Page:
Bears Taking Nothing for Granted

Lake Forest - Normally, the 8-3 Bears wouldn't expect to have much trouble handling a paltry 2-9 opponent, especially at home, but Sunday's apparent mismatch is against the Packers, who have humbled the Bears in front of their home fans 11 years in a row.

Green Bay has beaten the Bears 19 times in 22 games overall since 1994, two years after Brett Favre became the Packers' starting quarterback. That's partly why the home team is only a seven-point favorite, even though it currently is the No. 2 team in the NFC, while the Packers are tied for No. 2 in the race for next year's first draft pick.

"I know they're not having the type of year that they planned on having," Bears coach Lovie Smith said, "but whenever you have No. 4 (Favre) leading your team, you have a chance to beat anyone."

The Packers have had a chance to win almost every one of the nine games they've lost this season. Their last eight losses, in order, have been by 2, 1, 3, 3, 7, 10, 3 and 5 points. Despite their record, the Packers have outscored their opponents 232-223 this season.

This does not appear to be a game in which the favorite will overlook a supposedly weaker opponent.

"We need to beat them, we realize that," Smith said. "We're not going to have to give a lot of George Halas speeches this week to get the guys ready to go. We realize what's at stake."

Beating the Packers was the first goal Smith listed when he became the Bears' head coach before the 2004 season, and that was accomplished in his second game, a 21-10 Bears victory at Lambeau Field. Smith's other goals were winning the NFC North and the Super Bowl, and a victory Sunday would move the Bears a step closer to both.

But as recently as Jan. 2, in last season's finale, the Packers romped over the Bears 31-14. The Packers outgained the Bears 327-136 through the air, even though Favre didn't play the whole game. He was rested for the following week's playoff game after torching one of his favorite patsies for 196 yards and two touchdowns on just nine completions and 13 passes. That was the latest in a long line of embarrassments for the Bears in the most frequently played rivalry in NFL history. All of the Packers' last six victories over the Bears have been by 10 points or more.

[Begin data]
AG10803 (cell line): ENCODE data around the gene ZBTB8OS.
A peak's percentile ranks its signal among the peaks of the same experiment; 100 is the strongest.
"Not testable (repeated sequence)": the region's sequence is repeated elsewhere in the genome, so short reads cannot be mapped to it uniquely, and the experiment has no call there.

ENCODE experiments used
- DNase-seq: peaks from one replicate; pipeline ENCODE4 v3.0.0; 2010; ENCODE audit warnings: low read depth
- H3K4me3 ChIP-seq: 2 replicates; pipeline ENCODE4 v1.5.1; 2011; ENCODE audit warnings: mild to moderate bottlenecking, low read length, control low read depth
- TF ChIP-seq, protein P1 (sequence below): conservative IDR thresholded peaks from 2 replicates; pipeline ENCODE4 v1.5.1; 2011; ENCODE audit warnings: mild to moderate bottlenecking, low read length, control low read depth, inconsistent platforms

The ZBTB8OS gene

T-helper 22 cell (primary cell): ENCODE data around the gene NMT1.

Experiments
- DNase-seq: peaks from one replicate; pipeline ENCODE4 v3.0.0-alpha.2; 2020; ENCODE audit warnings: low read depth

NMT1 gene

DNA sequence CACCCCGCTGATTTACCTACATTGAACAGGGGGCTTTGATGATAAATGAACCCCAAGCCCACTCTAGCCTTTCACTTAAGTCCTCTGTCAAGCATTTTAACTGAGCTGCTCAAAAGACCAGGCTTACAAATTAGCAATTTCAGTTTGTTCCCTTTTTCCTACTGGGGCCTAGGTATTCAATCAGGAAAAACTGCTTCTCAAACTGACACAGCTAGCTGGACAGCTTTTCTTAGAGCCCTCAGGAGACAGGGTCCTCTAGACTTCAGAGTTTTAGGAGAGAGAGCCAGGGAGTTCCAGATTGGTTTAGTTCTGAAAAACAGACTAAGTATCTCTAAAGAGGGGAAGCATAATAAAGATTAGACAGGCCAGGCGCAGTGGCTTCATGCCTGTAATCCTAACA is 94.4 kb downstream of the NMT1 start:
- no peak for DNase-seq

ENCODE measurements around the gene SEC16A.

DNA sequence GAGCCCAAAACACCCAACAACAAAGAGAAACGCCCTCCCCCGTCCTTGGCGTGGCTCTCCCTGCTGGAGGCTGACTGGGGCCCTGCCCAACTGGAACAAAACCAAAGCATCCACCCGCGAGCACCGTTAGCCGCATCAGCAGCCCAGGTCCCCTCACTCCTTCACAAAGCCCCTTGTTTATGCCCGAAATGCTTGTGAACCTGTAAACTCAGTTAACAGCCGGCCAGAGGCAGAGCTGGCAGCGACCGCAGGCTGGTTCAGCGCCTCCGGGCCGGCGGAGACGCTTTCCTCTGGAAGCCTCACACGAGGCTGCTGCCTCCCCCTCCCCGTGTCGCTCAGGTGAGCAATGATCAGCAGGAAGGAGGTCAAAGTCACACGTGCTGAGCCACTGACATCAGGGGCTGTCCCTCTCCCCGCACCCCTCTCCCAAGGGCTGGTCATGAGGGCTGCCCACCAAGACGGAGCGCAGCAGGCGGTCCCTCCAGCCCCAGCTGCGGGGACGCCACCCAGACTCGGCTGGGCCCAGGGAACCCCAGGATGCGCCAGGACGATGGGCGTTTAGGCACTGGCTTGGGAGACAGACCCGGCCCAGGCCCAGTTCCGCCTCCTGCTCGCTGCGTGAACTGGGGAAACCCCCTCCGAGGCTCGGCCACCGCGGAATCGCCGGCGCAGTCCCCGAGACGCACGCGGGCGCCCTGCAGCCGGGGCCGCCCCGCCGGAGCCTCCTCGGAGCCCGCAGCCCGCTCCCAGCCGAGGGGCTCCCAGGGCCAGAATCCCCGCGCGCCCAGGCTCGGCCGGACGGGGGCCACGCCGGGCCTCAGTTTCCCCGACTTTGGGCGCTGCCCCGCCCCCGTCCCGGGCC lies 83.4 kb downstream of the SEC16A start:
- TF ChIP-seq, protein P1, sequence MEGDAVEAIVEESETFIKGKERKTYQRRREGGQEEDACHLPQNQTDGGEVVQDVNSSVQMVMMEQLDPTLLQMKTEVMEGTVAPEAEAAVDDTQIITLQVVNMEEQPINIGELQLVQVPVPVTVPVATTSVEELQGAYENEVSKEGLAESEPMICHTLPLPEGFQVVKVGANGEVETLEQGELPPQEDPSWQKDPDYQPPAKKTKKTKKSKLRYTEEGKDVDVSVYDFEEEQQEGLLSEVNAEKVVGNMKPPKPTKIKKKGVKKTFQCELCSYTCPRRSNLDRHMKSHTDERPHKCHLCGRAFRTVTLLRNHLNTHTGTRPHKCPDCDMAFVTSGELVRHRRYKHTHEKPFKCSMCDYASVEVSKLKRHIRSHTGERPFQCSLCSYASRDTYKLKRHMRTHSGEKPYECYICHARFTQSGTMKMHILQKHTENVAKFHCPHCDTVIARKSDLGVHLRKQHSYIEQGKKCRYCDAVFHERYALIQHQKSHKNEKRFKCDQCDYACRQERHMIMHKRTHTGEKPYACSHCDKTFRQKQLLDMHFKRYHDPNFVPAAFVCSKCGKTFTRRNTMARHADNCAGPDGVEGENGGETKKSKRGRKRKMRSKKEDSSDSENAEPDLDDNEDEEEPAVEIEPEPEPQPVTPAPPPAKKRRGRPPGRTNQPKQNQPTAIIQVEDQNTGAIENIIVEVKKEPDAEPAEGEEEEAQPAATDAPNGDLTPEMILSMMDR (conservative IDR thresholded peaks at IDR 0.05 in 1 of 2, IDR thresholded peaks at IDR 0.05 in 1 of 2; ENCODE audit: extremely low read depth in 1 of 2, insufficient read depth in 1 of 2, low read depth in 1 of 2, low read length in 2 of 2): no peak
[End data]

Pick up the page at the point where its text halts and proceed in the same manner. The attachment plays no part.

But Smith anticipates a different ending in the 170th meeting between the teams.

"They dominated us here the last game of the season last year," Smith said. "But we're a different football team right now."

Different enough to consider playoff possibilities, including home-field advantage and an opening-round bye, which they could earn in the coming weeks and which has been a huge advantage to teams in the past. Last year and in 2002, all four teams that had a first-round bye were victorious in the second round against opponents that had to play in the wild-card round. In 2003, teams with a bye were 2-2 in the next round, and in 2001, the Bears were the only bye team that lost in the next round.

Smith said he's not ready to look that far ahead yet.

"I'm sure it probably would help if you get in that position," he said, "but right now we're a long ways from that.

"Right now I can only look as far as Green Bay. If we continue to win, good things we'll happen to us later on. It's been a long time since we've won around here. So right now we have tunnel vision looking at that next game coming up, and luckily it's Green Bay. This is a team that (beat us recently). There's a lot of history behind this game, and we're anxious to play it."


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